"LEGACY of The CAP" 

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                                                                                              LEGACY OF THE CAP

                                                     STORIES OF LIFE JOURNEY ON THE FOOTSTEPS OF MY ANCESTORS
                                                                                     

                                                                                        Tòkunbọ Àlàmú Yéròkun, Ph.D.

 

Contents:              Inspiration and Dedication                              A Journey to Remember                     In the Land on the Upper Side
                                From Royalty to Royal Stable                 Fate Intervenes in the Life of Àlàmú          The Life of Àlàmú at a Crossroad
                                Name and Cap Cannot be Bought       The Cap on an Immortal Head Drops       Àlàbí The Friday Child
                                Passing on A Legacy                                         Gertrude Goes to Èkó                         The Birth of Àlàmú II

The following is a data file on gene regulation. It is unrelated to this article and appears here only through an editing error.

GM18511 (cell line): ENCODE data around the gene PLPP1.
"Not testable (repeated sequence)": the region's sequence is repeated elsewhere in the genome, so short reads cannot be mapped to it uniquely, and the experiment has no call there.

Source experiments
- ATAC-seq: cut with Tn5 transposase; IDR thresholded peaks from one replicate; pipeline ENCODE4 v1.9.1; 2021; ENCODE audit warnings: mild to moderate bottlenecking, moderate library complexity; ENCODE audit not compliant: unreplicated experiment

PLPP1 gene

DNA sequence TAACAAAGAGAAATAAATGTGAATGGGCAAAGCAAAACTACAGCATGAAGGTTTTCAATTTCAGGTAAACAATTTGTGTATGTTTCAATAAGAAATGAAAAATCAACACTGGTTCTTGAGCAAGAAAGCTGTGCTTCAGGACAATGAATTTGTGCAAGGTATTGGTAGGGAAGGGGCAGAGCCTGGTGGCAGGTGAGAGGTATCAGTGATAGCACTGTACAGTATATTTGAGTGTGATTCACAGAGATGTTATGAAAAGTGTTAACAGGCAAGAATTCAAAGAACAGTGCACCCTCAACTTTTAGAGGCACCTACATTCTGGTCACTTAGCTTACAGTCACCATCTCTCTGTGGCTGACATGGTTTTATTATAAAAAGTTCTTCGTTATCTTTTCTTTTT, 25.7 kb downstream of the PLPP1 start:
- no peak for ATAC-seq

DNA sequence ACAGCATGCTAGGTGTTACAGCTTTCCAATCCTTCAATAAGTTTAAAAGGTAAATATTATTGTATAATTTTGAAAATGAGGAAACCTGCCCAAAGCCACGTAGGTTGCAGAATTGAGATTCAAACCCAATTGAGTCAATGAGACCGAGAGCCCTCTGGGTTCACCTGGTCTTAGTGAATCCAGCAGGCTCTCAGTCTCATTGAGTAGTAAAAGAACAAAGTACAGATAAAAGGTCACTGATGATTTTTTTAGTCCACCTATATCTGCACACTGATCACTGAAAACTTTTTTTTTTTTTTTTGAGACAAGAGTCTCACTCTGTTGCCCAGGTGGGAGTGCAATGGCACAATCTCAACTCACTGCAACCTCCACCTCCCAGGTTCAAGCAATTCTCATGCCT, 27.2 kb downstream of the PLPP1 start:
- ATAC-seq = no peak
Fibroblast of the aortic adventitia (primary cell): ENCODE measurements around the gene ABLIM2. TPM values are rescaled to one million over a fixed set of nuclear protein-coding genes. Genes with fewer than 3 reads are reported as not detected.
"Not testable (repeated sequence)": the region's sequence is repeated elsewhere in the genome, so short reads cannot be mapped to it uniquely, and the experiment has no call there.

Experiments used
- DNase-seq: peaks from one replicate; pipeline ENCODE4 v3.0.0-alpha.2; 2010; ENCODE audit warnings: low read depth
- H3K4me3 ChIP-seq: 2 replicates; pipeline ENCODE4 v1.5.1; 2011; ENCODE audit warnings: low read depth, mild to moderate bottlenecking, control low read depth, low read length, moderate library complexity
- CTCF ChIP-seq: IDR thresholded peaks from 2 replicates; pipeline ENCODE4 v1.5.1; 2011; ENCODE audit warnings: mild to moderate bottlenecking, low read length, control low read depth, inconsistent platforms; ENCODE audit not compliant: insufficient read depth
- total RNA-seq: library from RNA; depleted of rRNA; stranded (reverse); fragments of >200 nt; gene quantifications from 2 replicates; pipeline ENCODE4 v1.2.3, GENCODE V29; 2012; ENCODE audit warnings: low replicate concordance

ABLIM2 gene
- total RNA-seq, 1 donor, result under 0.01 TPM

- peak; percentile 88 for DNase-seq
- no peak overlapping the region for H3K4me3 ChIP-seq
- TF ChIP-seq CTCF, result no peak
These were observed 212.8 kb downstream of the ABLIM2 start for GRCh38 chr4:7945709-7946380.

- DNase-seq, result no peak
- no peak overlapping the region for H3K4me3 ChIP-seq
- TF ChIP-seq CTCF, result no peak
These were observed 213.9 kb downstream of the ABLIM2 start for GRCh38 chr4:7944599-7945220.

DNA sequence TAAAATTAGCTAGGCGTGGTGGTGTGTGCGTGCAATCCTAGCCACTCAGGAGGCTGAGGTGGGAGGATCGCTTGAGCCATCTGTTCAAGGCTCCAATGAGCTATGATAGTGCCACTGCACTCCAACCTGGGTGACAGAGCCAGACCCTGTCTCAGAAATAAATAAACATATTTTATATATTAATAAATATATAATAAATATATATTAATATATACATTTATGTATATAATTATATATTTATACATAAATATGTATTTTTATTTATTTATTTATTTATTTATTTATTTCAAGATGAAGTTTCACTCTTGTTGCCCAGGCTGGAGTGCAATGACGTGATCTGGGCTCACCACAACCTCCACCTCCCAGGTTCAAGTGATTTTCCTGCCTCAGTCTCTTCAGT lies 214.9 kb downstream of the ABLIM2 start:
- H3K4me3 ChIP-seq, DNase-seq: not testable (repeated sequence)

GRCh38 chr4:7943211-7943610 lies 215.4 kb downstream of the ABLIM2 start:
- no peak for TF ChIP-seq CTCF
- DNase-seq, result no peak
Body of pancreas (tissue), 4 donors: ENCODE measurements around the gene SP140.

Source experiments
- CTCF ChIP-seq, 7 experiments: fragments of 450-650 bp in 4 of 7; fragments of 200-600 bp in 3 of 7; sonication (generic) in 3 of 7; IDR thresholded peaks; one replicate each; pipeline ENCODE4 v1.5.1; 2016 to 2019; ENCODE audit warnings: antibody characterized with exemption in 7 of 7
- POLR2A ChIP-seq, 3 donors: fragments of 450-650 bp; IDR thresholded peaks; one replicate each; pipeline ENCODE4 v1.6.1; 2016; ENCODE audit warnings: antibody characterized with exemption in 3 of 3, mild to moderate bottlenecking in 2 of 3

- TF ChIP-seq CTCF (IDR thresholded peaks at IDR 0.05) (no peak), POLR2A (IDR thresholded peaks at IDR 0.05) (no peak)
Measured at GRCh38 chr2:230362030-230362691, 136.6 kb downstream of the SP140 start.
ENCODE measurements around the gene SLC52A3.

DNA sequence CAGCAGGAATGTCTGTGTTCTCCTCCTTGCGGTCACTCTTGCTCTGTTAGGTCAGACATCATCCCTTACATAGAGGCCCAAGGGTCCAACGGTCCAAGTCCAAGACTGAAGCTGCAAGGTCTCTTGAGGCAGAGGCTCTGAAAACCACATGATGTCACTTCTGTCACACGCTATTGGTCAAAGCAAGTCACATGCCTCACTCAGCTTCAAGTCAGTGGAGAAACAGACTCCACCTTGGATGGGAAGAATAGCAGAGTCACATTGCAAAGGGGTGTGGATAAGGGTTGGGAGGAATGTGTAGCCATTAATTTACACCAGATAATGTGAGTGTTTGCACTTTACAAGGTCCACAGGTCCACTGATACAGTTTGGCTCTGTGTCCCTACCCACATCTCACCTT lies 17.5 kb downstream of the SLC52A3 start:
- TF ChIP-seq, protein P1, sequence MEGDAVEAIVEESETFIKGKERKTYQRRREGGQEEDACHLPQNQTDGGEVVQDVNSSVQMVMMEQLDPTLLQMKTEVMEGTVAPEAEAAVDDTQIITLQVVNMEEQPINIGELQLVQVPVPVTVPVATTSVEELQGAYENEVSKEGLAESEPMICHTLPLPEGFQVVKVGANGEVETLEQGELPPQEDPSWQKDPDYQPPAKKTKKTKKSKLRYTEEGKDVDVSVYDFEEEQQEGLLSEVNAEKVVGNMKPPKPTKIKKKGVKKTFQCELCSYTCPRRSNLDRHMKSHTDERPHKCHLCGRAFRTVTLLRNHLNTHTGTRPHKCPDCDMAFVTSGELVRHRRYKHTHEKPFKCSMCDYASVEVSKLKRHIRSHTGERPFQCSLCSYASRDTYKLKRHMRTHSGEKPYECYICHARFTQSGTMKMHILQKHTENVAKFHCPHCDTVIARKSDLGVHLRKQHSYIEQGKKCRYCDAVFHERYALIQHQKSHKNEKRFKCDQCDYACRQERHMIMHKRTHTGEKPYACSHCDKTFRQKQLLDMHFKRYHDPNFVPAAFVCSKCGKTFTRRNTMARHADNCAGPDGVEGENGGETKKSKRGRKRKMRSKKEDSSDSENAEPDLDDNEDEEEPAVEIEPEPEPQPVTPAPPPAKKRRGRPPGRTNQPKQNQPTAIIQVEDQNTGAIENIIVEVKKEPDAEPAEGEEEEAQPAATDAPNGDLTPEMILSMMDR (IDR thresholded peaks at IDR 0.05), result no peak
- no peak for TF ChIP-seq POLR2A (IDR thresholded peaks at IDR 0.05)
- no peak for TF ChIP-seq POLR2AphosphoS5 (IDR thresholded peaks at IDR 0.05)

Life in A New Nation                                            Life With Our Uncles                           Adventures in the Wild
                                The Wind of Change                                        Cum Christo Progredere                       Vic! Vic! Victory! Olivet!
                                The Roar of Thunder at Olivet                      Life of Youth and Exuberance                 Àlàmú II Goes to America
                                Another Cap of Legacy Drops                       Àlàmú II Returns to America                  Gertrude Goes To Rest
                                         Collection of Poems                             SAYGER Foundation White paper          

 

Author’s comment;

There is a strange thing that happens as this enigma called getting-old creeps in, little things begin to loom so large and mean so much. I marvel at the brain’s capacity for data storage and even more so when all these things begin to ooze out, events long stacked away in the farthest recess of my thoughts, but indeed, they did happen and they are not just imaginations. For certain events, wisdom rings clarity and subtle events take on new meanings, history does not repeat itself.